The photos above are from the Hopedale Town Report of 1913. When I was at the Park Street School
    in the late forties, on May Day we'd all go over to the town park. Some of the girls would come to
    school in white dresses that day, and do the maypole dance. Interesting to note that when that was
    done in 1913, it was during the strike at the Draper Company.

    Hopedale History
    May 1, 2013
    No. 227
    Otis and Lily   

    Hopedale in April   

    The Hopedale Strike of 1913: The Unmaking of an Industrial Utopia by Anita Cardillo Danker.

    Memories of Beverly Orff – Bev was born in what later became the Sacred Heart rectory, lived at what’s
    now the barber shop on Hopedale Street, and also in the Seven Sisters and on Warfield Street.

    Hopedale High School Alumni Association list of deceased alumni for April 2012 through March 2013.

    During the past two weeks, I’ve made additions to the following pages: Oak Street Kids     The Mill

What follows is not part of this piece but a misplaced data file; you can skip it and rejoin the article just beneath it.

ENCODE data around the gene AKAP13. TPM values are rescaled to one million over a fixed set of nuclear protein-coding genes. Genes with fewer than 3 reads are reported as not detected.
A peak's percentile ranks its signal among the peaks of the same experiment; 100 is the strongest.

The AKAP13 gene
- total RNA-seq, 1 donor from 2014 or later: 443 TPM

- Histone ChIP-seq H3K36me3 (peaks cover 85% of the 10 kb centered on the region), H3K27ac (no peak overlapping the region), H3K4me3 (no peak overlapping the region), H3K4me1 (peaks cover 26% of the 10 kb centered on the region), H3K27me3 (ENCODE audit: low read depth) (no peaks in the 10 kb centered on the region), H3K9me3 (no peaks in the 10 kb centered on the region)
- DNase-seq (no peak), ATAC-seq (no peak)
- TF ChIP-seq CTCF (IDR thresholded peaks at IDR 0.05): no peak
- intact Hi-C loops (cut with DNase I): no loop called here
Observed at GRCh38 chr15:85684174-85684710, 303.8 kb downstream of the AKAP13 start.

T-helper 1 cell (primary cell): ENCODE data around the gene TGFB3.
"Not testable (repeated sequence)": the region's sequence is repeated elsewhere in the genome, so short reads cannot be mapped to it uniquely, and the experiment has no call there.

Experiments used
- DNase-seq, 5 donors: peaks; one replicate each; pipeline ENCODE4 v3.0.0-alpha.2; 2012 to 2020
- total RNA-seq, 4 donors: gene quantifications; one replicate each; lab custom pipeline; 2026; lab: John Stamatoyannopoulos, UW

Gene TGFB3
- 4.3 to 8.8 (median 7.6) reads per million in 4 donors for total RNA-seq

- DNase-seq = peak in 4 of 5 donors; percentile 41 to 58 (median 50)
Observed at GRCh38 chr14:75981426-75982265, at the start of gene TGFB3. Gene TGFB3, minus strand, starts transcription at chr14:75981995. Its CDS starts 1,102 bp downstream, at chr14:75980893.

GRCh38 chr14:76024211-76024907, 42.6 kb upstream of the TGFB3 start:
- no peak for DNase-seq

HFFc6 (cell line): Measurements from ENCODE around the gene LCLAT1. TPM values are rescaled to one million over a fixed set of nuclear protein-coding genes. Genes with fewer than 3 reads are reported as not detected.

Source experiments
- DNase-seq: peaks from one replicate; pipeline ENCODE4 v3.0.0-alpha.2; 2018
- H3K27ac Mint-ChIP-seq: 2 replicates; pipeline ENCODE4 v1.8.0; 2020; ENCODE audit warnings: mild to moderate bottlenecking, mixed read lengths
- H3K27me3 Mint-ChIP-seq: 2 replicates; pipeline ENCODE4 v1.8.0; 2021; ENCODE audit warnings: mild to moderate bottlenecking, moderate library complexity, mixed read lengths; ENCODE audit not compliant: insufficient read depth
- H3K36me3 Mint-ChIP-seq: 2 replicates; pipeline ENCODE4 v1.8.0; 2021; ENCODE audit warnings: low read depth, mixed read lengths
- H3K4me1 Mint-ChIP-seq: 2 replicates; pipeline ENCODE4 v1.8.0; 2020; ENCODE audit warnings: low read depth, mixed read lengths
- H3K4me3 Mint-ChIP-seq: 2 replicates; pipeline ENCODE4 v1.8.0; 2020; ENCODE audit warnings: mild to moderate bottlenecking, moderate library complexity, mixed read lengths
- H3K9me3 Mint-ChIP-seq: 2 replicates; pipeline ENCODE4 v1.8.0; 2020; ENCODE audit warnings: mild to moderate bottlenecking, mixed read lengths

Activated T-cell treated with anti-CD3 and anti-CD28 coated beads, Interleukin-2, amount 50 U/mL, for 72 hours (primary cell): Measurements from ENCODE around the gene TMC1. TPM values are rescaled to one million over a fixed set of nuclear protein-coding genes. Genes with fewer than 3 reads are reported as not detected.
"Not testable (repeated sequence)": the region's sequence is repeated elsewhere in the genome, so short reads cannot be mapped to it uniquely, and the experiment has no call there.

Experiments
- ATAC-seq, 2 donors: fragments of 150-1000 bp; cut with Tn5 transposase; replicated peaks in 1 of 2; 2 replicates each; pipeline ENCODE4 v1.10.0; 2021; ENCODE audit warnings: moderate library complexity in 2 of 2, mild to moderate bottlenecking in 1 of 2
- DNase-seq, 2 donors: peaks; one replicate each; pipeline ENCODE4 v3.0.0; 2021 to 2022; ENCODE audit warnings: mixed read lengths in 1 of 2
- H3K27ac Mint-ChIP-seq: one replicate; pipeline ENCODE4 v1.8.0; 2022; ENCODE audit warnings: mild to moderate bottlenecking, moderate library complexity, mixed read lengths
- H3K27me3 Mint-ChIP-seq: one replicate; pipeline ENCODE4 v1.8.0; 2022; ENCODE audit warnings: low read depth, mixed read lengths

River     Recent deaths     Now and Then – Original high school, Sacred Heart Church     


    Twenty-five years ago – May 1988 - Soviet war in Afghanistan: After more than 8 years of fighting, the
    Soviet Army begins withdrawing from Afghanistan.

    A report by U.S. Surgeon General C. Everett Koop states that the addictive properties of nicotine are
    similar to those of heroin and cocaine.

    Microsoft releases Windows 2.1

    Members of the Hopedale Community Historical Society and of the Sacred Heart Parish will join
    Sunday for the dedication of a monument marking the site of the town’s first high school and Sacred
    Heart Church.

    Fifty years ago – May 1963 - The Coca-Cola Company introduces its first diet drink, TaB cola.

    Thousands of African Americans, many of them children, are arrested while protesting segregation in